Dear Mary

By Killen, Mary | The Spectator, June 24, 2000 | Go to article overview

Dear Mary


Killen, Mary, The Spectator


Q. During the reception following a fashionable wedding near Godalming last week I was fallen on with great enthusiasm by a man who seemed to know me very well, or at least to know everything about me. He introduced me to a number of other guests as though we were old friends and talked so knowledgably about my work (I am a painter) that, although I learnt his name, I did not like to ask him who he was and where, if ever, we had met each other. For all I knew he might have been a collector, but how could I have found out these salient details without asking the bride and groom who were too busy for me to disturb?

G.B-H., London WCl

A. You should have dispatched a female friend to infiltrate this man's conversational cluster and casually remark to the group in general, `Oh, I believe that painter G.B-H is here. I'm such a fan, do any of you know him?' When the man in question replied `Yes', she could have said, `Oh, how exciting! No, don't introduce me, I'm too shy but how did you meet him?' before reporting back to you with the answer.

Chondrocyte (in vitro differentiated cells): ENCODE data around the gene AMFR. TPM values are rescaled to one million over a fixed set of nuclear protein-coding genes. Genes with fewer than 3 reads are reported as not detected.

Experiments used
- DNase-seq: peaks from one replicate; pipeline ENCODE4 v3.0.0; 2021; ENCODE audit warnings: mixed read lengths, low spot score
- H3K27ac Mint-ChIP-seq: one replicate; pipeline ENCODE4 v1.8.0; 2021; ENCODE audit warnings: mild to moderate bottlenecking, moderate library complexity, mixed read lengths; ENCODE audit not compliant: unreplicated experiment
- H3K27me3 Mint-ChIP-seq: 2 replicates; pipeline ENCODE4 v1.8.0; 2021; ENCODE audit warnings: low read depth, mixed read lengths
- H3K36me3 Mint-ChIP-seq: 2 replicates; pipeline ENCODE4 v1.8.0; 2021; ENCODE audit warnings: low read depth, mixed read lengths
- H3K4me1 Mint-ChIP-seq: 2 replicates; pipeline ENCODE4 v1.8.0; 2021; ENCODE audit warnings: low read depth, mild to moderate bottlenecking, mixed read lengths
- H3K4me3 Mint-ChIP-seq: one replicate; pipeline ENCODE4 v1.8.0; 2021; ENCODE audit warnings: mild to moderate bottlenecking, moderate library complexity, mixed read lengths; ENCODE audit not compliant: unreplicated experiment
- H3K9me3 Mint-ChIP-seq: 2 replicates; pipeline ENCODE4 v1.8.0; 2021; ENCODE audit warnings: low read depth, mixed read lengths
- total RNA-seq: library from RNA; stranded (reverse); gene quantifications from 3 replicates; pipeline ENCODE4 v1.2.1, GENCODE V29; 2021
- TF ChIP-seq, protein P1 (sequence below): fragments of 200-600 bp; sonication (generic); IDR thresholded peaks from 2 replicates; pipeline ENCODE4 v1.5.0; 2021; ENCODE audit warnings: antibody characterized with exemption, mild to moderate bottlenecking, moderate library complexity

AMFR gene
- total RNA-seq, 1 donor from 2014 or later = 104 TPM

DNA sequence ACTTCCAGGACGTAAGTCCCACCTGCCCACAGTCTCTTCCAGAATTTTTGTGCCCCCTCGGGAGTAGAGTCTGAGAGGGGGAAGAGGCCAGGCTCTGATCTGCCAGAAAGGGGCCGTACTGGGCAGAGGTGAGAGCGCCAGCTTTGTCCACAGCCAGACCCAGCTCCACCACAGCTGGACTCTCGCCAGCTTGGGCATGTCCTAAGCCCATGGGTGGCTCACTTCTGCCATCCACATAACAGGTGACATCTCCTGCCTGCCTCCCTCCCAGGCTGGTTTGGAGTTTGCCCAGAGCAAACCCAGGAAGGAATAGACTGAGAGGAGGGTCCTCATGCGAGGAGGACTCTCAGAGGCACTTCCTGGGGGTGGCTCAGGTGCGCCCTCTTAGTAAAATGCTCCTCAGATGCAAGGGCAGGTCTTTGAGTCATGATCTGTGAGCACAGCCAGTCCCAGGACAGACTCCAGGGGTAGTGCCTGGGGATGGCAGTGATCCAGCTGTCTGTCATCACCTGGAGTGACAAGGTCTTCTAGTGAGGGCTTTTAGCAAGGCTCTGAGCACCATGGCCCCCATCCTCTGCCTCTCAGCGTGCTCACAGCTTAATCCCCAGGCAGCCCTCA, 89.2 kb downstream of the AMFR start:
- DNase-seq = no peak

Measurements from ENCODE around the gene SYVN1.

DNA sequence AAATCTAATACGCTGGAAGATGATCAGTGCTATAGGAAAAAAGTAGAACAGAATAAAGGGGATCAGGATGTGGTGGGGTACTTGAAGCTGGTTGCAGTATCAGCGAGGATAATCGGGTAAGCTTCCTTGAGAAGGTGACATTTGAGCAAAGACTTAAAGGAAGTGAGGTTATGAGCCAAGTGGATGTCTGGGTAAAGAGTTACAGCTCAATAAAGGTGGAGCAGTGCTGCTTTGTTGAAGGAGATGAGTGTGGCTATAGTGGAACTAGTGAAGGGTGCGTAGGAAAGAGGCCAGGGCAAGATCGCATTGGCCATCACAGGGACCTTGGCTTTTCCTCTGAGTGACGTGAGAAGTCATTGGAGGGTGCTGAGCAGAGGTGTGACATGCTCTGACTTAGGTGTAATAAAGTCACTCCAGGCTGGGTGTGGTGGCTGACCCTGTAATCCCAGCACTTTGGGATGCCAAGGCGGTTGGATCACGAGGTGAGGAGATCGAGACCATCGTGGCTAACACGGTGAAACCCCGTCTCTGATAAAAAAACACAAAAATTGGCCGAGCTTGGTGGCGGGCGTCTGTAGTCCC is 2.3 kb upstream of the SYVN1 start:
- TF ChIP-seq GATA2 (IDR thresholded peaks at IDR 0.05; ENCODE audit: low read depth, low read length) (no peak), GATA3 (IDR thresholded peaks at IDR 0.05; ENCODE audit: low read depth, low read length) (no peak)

Q. We have some charming neighbours in the country who are renting a small cottage near our house. Having enjoyed their company so much around the dinner table, I told them last summer that they must use our pool whenever they wanted to without even asking us. Unfortunately they took me at my word and showed up at the pool almost every day. I had forgotten about the existence of their three noisy children, yapping terriers, etcetera. The upshot was that my husband and I no longer wanted to use the pool ourselves because we found the splashing and screaming so nerve-racking. We are about to open up our pool again. How can I revoke the invitation issued last year without causing offence? …

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